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History of Chromatography


Chromatographic technique is a group of analytical procedures by which mixtures are separated into their individual constituents. This technique basically requires two major components namely mobile phase and the stationary phase.

This technique was found in the mid 1800s, by a German dye chemist known F.F Runge. He separated dyes on a filter paper and the separation took place due to two reasons, affinity of dye components for the filter paper and also different dye components had different molecular weights. Runge used water for the mobile phase and filter paper for stationary phase.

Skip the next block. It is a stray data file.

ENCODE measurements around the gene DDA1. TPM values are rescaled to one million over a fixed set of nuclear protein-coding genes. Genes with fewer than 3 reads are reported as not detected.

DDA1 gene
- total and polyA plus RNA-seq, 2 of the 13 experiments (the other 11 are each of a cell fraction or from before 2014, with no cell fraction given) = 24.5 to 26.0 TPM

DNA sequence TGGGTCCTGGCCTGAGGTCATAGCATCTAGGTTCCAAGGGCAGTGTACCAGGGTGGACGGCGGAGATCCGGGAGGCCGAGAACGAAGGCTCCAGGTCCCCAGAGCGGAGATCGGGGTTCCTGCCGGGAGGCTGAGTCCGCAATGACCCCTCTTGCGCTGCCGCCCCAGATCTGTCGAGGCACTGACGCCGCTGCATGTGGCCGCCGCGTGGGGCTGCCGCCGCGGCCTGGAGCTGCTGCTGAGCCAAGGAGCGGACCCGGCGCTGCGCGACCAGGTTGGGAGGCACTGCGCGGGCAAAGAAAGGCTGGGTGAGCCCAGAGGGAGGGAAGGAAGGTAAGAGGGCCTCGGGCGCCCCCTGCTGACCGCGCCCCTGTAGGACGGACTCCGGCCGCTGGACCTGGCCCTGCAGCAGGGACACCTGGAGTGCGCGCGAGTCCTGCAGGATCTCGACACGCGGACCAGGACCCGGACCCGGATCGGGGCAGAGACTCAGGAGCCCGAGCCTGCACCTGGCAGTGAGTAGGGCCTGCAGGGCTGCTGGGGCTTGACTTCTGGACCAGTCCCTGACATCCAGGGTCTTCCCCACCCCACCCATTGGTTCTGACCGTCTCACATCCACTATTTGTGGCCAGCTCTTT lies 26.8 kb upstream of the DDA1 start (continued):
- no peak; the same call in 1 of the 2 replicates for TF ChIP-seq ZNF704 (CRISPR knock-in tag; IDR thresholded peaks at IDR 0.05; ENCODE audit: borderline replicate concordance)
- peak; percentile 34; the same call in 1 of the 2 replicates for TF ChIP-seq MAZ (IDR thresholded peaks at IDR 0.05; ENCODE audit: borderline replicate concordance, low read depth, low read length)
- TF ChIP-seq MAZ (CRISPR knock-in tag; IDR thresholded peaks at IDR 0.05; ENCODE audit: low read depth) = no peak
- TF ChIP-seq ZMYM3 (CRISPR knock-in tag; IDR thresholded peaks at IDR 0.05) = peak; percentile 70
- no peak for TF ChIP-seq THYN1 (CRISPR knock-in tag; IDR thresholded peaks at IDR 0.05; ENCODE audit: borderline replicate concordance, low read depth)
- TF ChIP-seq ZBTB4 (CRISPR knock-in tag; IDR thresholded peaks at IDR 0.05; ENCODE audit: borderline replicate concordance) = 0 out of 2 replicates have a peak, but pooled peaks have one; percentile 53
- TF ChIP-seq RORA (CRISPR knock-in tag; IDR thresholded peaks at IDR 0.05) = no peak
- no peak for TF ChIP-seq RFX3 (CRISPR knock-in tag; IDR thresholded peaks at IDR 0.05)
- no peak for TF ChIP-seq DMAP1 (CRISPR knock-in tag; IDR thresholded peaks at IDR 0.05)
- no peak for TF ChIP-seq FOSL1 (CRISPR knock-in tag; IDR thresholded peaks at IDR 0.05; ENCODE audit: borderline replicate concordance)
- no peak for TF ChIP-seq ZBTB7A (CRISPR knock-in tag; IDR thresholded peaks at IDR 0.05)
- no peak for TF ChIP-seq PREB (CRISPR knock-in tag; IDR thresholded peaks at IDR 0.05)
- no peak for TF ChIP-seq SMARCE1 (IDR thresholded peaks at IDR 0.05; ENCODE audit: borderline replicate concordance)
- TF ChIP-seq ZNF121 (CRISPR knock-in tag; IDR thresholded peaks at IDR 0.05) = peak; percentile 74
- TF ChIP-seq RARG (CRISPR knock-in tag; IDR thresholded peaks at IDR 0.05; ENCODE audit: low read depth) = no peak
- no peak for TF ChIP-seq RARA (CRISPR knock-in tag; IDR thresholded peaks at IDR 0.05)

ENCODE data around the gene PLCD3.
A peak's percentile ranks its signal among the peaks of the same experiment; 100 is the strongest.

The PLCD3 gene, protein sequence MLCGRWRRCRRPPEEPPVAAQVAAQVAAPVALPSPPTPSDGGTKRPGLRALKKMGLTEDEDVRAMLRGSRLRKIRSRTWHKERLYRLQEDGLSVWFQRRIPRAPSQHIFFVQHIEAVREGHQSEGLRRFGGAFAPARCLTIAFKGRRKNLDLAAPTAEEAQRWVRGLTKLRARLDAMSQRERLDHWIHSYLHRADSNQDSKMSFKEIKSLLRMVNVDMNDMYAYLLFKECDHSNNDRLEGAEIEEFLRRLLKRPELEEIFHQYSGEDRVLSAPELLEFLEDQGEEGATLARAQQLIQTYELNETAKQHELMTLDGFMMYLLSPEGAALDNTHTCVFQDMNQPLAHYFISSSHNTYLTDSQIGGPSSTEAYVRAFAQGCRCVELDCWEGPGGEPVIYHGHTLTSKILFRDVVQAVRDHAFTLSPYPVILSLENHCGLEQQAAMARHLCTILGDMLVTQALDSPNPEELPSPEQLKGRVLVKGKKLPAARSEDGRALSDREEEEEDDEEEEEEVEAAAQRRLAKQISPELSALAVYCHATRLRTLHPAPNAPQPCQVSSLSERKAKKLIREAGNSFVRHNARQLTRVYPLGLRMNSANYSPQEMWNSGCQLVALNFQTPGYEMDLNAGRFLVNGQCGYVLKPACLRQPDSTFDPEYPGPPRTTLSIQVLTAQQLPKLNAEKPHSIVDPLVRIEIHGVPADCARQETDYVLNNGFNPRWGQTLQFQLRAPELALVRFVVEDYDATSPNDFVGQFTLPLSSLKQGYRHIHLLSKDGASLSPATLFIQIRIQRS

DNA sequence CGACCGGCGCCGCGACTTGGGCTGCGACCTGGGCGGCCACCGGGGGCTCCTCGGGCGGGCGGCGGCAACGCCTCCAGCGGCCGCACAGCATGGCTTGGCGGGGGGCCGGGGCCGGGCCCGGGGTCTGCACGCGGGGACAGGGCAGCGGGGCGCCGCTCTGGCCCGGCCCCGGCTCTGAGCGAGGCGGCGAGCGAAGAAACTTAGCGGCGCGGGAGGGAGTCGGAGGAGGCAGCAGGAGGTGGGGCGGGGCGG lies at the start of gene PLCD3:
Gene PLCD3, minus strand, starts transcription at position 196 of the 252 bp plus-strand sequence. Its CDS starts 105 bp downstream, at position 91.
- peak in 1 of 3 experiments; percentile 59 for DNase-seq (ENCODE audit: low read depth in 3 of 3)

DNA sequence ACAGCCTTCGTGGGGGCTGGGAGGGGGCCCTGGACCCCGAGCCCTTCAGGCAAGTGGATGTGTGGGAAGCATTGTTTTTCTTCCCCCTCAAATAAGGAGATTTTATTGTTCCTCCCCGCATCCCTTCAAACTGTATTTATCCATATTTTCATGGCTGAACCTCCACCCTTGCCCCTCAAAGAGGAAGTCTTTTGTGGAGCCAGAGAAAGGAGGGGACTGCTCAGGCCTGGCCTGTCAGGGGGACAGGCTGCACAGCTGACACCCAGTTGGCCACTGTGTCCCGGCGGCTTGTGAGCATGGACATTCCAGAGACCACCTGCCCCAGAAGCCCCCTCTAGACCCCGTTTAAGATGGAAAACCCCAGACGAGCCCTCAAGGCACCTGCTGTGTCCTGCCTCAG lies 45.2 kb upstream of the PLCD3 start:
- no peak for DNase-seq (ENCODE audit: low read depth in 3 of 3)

In 1906 a Russian botanist called Mikhail Tswett separated six pigments in a pigment extraction from leaves. He made a CaCO3 packed glass column as the stationary phase. CaCO3 column is a solid adsorbent. Mobile phase used was petroleum ether. At past chromatography was only used to separate colored compounds. The term chromatography is a Greek word, came as “Khroma” for colour and “graphian” for writing. Thus it is the analyzed results written in colour.

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